An attic can hold many secrets, including the letters 12-year-old Colin finds in a stranger’s house. It’s his summer job helping Mom in her business of helping people get rid of junk. Should he throw them away? Maybe not.

Upon reading a few of the letters, Colin finds a back and forth exchange between two best friends, Rosemary and Toby. His first look convinces Colin he must keep the letters and find out why these two stopped being friends way back in the 1970s.

An engaging story becomes even better by adding another character. Here we have Nevaeh who lives in the same town. She also finds a letter, but this one sounds like a confession to a crime. Her dad is the “Junk King” given he is in the junk hauling business. He thinks the guilty party is Colin’s Mom.

The letters eventually lead to the friendship of Nevaeh and Colin. As more clues unfold, the letters are found to be connected in unexpected ways. Together they try and solve the mystery, hopefully somehow tracking down Rosemary and Toby who might have answers.

Two modern day kids trying to make sense of the 70s made this one of my favorite reads this year. The focus on treatment of women in the last century will be eye opening for young readers.

The fast paced read alternates between Colin and Neveah’s third person narration. This first story in the MYSTERIES OF TRASH & TREASURE series will leave you anxious to see what comes next.


  1. The small town of Groveview, Ohio provides the perfect setting for this engaging plot. It works so much better than having the setting be a large city. Neighborhoods and family are front and center.
  2. I finish reading some mysteries and although they are well written, the likelihood of the event happening is slim. With The Secret Letters I was in all the way and found it very believable.
  3. If you lived in the 1970s, you’ll get a nostalgic feel for the era. Others will learn about such things as Pong, the Bicentenial Quarter, and many 70s television shows. The author has a great summary of all the highlights covered in the story in her back pages notes.
  4. The anxiety Nevaeh and Colin bring forth is about family and friendship. It’s one that will resonate with readers.
  5. The two families are quite different, but you come away knowing that there is compassion and love coming from each.


Margaret Peterson Haddix grew up on a farm near Washington Court House, Ohio. She graduated from Miami University (of Ohio) with degrees in English/journalism, English/creative writing and history. Before her first book was published, she worked as a newspaper copy editor in Fort Wayne, Indiana; a newspaper reporter in Indianapolis; and a community college instructor and freelance writer in Danville, Illinois.

She has since written more than 40 books for kids and teens, including Running Out of TimeDouble Identity; Uprising; The Always War; the Greystone Secrets series; the Shadow Children series; the Missing series; the Children of Exile series; the Under Their Skin duologyand The Palace Chronicles. She also wrote Into the Gauntlet, the tenth book in the 39 Clues series.  Her books have been honored with New York Times bestseller status, the International Reading Association’s Children’s Book Award; American Library Association Best Book and Quick Pick for Reluctant Young Adult Readers notations; and numerous state reader’s choice awards. They have also been translated into more than twenty different languages.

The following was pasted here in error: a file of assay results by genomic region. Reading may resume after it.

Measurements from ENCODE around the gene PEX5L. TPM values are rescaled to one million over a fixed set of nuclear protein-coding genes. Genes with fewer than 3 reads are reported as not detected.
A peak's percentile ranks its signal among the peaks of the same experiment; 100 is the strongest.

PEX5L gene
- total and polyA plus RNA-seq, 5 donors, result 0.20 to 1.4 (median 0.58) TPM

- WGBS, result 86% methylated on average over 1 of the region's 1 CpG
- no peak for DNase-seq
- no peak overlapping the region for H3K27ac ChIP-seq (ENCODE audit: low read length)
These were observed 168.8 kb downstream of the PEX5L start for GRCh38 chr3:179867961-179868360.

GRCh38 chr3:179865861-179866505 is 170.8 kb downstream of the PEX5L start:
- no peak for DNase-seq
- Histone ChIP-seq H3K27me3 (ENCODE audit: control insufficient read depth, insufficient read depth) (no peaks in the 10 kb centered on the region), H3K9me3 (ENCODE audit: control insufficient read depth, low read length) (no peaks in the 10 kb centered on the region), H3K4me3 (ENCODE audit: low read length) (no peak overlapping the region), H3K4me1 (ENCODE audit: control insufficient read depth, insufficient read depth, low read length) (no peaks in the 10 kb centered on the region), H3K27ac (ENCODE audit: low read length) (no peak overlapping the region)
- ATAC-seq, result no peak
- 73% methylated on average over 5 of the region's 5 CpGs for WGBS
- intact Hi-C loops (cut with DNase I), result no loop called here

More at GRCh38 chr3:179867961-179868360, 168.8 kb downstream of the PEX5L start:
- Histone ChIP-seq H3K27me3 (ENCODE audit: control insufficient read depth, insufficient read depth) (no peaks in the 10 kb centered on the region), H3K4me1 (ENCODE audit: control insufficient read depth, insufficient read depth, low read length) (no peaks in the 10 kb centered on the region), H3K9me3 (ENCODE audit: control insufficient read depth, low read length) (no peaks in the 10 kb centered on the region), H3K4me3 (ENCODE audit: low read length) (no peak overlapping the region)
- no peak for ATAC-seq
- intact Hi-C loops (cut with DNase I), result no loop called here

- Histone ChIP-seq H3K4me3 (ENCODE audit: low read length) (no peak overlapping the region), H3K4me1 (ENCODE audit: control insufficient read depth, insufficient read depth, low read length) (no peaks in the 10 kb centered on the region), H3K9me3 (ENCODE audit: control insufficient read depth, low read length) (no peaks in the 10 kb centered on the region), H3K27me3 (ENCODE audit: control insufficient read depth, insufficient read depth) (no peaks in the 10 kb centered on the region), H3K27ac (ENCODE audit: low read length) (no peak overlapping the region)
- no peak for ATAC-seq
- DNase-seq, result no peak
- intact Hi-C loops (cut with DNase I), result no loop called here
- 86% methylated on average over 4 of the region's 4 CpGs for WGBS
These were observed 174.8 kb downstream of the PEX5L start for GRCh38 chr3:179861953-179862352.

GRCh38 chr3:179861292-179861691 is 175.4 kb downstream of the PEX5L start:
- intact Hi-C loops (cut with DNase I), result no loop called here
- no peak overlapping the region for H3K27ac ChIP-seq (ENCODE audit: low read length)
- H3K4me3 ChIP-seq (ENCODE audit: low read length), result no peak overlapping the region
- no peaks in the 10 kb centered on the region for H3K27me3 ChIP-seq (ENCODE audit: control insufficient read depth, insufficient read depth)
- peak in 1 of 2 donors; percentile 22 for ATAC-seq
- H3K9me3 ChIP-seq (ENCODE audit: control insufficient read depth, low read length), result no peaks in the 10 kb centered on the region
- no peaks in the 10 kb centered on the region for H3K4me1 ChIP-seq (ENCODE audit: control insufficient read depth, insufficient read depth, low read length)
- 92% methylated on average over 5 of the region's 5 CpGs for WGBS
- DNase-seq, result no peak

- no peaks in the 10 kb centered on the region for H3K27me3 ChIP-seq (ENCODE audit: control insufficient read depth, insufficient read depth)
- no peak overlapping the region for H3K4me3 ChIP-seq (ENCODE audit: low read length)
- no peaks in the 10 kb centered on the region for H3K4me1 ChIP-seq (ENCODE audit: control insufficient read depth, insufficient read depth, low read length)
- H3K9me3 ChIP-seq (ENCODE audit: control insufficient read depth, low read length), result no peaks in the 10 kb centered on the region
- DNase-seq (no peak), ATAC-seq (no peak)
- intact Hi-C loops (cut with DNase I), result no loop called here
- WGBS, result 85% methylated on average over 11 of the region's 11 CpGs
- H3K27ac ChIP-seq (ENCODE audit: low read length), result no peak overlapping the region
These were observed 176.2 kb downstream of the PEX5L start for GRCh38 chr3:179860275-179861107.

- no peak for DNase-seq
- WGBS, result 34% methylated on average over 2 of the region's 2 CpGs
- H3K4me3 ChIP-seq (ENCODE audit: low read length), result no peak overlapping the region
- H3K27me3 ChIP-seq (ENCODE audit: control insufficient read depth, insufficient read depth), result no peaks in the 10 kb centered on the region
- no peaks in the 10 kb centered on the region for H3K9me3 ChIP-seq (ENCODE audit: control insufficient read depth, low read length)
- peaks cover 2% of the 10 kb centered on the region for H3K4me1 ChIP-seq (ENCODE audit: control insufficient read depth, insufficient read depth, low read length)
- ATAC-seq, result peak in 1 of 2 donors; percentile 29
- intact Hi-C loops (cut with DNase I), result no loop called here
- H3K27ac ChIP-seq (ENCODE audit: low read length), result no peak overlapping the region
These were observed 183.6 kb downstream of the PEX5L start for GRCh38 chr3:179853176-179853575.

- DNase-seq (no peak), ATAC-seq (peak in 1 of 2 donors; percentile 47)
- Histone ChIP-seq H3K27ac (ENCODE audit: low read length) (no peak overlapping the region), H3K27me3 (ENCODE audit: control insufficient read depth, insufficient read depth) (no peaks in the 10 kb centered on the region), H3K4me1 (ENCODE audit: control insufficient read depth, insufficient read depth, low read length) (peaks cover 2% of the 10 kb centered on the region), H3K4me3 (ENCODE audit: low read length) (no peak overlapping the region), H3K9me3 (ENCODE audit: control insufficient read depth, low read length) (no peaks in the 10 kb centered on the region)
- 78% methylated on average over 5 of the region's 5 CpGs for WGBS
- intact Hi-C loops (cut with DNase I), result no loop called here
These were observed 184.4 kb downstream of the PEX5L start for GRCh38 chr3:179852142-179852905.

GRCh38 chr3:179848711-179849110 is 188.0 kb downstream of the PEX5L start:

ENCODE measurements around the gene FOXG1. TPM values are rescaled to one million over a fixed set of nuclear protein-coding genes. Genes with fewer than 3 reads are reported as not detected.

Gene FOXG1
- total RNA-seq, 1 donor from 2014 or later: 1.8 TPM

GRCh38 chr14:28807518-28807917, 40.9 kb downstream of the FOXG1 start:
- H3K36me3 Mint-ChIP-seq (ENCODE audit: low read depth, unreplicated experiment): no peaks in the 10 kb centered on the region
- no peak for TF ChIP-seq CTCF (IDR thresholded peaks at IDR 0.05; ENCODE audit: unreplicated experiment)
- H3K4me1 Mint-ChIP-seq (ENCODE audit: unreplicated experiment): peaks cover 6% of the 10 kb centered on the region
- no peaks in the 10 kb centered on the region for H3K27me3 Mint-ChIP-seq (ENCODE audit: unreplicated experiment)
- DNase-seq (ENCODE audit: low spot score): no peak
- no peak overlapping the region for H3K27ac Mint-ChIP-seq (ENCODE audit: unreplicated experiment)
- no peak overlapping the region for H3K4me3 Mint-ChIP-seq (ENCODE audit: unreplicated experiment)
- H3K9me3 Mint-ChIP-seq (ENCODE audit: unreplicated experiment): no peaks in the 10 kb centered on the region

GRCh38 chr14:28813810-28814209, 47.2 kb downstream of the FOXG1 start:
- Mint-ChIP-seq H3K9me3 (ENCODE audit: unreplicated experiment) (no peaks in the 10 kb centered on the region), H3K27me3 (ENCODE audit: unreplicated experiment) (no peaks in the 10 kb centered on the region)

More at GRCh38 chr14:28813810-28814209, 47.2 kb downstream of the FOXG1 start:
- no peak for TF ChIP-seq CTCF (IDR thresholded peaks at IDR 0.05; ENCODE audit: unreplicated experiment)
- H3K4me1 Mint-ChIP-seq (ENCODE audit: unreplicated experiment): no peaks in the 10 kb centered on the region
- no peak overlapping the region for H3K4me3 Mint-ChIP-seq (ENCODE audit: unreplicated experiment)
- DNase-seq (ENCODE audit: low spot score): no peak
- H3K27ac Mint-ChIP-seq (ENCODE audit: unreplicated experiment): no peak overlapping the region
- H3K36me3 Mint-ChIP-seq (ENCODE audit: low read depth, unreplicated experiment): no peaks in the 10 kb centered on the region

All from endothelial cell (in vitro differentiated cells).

Haddix and her husband, Doug, now live in Columbus, Ohio. They are the parents of two grown kids.

(For more about her books and events, Visit Margaret’s Author web page)


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About Greg Pattridge

Climbing another mountain...always striving to reach the next peak in my life and career.
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  1. I love that this is a mystery that makes sense to you. I love books about the 1970s. I’ll definitely keep my eyes open for this one. Thanks.

  2. How can you not give us more. I love mysteries and I’m curious about this one. Didn’t realize I had so much in common with Margaret Peterson Haddix. She grew up close to where I live. And the 70s were very good times for me — that’s when women had more job opportunities and I was sailing. Started out as a newspaper reporter before working for the Ohio Senate. For me it was the time where women had choices. Bothers me that period is referred to so historically — yesterday for me. 🙂

  3. I am intrigued as to why a 12 year old boy would start reading old letters he found in the attic, and I also like the device of a mystery set around letters from an unknown person (or persons!). Sounds good! Thanks for sharing!

  4. msyingling says:

    I loved this one so much that I bought a copy for myself, which I RARELY do. I’m with Patricia that there seemed like there was so much more opportunity for women. Haddix lives fairly close to where I do, but I’ve not yet met her. Maybe soon!

  5. oooh – this looks really fun! And having a hard time coming to grips with the 70s as “historical fiction”…

  6. This sounds like a terrific mystery. I’m putting it high on my TBR list. Thanks for your review.

  7. Janet Smart says:

    “Way back in the 1970s’ makes me feel old. Sounds like a very good book that I would love to read. Thanks for telling us about it.

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